As we recognize Black Maternal Health Week 2023, we reflect deeply on the challenges facing Black patients on their road to parenthood. A public health campaign founded by the Black Mamas Matter Alliance six years ago and recognized by President Biden in 2022, Black Maternal Health Week aims to amplify Black perspectives on the maternity experience, build community, and bring awareness to the critical need for improved outcomes and care for Black people who give birth.
Recently, we were fortunate to speak with Alife clinical advisor, Kim Thornton, MD, about the challenges Black patients face as they experience and seek help for infertility. Dr. Thornton has extensive and in-depth experience with infertility care through her work as a board-certified Reproductive Endocrinologist at Boston IVF and an Assistant Professor at Harvard Medical School, in addition to her appointment to the American Society for Reproductive Medicine Diversity, Equality and Inclusion Task Force.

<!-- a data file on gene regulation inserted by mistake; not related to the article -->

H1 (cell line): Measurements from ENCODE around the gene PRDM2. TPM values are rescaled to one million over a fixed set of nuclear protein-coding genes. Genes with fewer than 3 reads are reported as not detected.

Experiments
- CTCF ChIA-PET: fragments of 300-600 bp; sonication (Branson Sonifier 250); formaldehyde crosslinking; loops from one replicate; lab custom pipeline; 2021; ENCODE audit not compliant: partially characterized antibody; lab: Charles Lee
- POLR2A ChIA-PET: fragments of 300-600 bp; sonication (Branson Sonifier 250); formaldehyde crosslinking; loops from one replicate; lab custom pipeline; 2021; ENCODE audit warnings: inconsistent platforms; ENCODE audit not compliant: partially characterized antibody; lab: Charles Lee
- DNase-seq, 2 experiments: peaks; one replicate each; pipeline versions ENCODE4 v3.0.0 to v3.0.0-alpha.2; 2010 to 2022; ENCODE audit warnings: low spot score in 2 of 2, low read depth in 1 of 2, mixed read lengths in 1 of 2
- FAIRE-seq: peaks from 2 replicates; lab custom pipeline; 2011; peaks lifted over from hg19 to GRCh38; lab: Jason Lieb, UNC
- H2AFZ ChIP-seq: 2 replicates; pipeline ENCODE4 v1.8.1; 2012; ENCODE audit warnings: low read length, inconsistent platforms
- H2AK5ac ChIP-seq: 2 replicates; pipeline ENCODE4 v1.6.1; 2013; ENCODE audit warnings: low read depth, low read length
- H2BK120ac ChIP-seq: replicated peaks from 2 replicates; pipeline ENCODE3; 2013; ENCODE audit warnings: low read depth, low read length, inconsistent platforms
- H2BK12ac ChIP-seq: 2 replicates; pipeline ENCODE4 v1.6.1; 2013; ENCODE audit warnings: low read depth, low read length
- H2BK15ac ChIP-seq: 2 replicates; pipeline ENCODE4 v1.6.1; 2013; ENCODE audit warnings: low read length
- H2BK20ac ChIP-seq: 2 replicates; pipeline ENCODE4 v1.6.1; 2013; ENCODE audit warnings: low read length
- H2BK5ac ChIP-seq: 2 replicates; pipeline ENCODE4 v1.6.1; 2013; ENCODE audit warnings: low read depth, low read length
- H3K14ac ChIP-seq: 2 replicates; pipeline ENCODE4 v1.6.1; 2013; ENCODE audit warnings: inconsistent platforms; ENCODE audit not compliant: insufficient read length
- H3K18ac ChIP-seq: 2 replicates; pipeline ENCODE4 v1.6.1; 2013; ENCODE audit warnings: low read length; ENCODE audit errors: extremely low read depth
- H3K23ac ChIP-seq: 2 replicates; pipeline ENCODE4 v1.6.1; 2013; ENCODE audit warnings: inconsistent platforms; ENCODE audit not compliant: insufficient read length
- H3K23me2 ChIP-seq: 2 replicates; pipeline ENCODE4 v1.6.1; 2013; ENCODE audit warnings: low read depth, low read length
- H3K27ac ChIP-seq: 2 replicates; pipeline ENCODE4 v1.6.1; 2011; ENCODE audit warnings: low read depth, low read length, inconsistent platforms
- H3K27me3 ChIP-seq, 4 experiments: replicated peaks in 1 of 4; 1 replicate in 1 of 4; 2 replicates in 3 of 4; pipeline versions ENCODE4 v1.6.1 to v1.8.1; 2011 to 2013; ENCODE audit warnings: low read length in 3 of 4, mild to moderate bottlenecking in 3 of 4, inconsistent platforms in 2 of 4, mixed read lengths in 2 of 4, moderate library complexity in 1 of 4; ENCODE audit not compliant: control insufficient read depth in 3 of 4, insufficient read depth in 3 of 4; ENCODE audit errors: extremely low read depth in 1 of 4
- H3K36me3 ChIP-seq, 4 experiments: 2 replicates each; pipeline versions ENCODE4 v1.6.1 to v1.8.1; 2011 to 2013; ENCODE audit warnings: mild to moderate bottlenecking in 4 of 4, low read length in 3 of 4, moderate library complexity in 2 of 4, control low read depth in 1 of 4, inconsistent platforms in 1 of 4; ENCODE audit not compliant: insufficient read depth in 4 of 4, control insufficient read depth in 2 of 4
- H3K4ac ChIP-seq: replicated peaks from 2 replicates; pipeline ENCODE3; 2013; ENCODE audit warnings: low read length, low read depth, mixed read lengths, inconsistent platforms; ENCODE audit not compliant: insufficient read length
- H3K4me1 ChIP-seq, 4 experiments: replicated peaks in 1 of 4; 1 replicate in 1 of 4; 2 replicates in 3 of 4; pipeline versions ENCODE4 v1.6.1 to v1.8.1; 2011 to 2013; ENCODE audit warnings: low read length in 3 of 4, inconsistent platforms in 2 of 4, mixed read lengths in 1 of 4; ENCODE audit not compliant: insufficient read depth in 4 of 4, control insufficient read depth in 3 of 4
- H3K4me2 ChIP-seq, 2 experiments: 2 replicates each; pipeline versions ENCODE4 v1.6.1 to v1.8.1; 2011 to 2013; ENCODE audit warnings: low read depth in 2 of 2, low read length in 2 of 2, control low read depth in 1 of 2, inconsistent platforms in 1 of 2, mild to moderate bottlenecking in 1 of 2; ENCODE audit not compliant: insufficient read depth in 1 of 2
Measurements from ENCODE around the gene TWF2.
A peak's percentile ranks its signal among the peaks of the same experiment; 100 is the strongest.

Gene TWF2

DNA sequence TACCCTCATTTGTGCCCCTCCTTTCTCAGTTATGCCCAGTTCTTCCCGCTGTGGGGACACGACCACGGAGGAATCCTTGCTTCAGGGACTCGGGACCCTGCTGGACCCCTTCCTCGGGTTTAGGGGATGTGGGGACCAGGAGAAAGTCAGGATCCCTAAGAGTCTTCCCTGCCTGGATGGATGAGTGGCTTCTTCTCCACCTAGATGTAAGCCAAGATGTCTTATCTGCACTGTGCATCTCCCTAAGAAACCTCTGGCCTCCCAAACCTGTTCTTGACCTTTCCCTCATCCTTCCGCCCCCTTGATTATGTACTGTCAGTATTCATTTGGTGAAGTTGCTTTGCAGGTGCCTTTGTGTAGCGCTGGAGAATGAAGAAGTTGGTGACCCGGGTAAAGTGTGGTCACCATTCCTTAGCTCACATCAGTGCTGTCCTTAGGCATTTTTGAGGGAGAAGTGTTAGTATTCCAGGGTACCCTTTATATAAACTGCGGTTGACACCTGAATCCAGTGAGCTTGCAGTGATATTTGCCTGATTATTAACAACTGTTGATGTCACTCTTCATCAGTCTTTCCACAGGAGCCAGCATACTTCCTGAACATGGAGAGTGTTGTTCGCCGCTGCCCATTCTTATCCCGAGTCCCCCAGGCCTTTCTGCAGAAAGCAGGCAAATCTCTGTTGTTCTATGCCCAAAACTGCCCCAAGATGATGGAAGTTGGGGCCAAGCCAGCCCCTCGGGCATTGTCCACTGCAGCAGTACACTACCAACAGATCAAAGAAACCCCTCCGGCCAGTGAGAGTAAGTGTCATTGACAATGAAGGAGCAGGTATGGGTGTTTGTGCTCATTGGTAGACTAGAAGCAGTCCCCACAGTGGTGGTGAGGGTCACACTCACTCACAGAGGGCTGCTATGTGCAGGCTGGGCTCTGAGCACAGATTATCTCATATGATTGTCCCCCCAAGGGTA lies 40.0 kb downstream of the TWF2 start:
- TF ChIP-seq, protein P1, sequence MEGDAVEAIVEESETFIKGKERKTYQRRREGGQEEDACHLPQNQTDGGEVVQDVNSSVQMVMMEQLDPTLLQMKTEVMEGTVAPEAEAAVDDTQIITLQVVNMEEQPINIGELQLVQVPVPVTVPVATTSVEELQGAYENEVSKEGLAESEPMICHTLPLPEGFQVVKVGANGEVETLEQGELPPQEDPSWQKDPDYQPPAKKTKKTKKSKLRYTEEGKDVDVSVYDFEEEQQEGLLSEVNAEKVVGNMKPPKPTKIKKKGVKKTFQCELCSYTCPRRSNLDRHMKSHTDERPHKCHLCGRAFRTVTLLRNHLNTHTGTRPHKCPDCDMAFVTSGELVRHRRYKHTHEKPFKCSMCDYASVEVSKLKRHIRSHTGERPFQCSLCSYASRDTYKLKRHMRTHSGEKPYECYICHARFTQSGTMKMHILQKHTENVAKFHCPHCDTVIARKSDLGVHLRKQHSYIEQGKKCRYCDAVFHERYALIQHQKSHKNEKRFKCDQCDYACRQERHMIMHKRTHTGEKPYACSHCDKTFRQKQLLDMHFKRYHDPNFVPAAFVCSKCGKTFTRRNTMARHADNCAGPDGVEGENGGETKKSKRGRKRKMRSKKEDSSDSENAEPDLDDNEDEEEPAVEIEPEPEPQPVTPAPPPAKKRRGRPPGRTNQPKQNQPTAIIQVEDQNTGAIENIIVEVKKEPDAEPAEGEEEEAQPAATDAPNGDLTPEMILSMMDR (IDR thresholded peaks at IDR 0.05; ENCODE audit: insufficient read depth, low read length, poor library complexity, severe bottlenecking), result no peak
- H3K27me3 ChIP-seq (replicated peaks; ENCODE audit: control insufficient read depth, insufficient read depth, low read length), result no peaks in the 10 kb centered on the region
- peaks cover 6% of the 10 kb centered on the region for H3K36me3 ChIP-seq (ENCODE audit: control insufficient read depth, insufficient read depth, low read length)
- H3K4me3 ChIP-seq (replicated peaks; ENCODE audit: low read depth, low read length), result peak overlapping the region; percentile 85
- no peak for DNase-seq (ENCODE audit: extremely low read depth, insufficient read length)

Read on for our interview with Dr. Thornton!
ALIFE: What are some of the challenges that Black patients in particular face when they seek treatment for infertility?
DR. THORNTON: The challenges are numerous. They include:
Disparities in Access to Care: Black women are reported to be less likely to receive fertility testing and fertility treatment. Even in states that have a fertility mandate, such as Massachusetts, there is not an improvement in access to care among minority patients.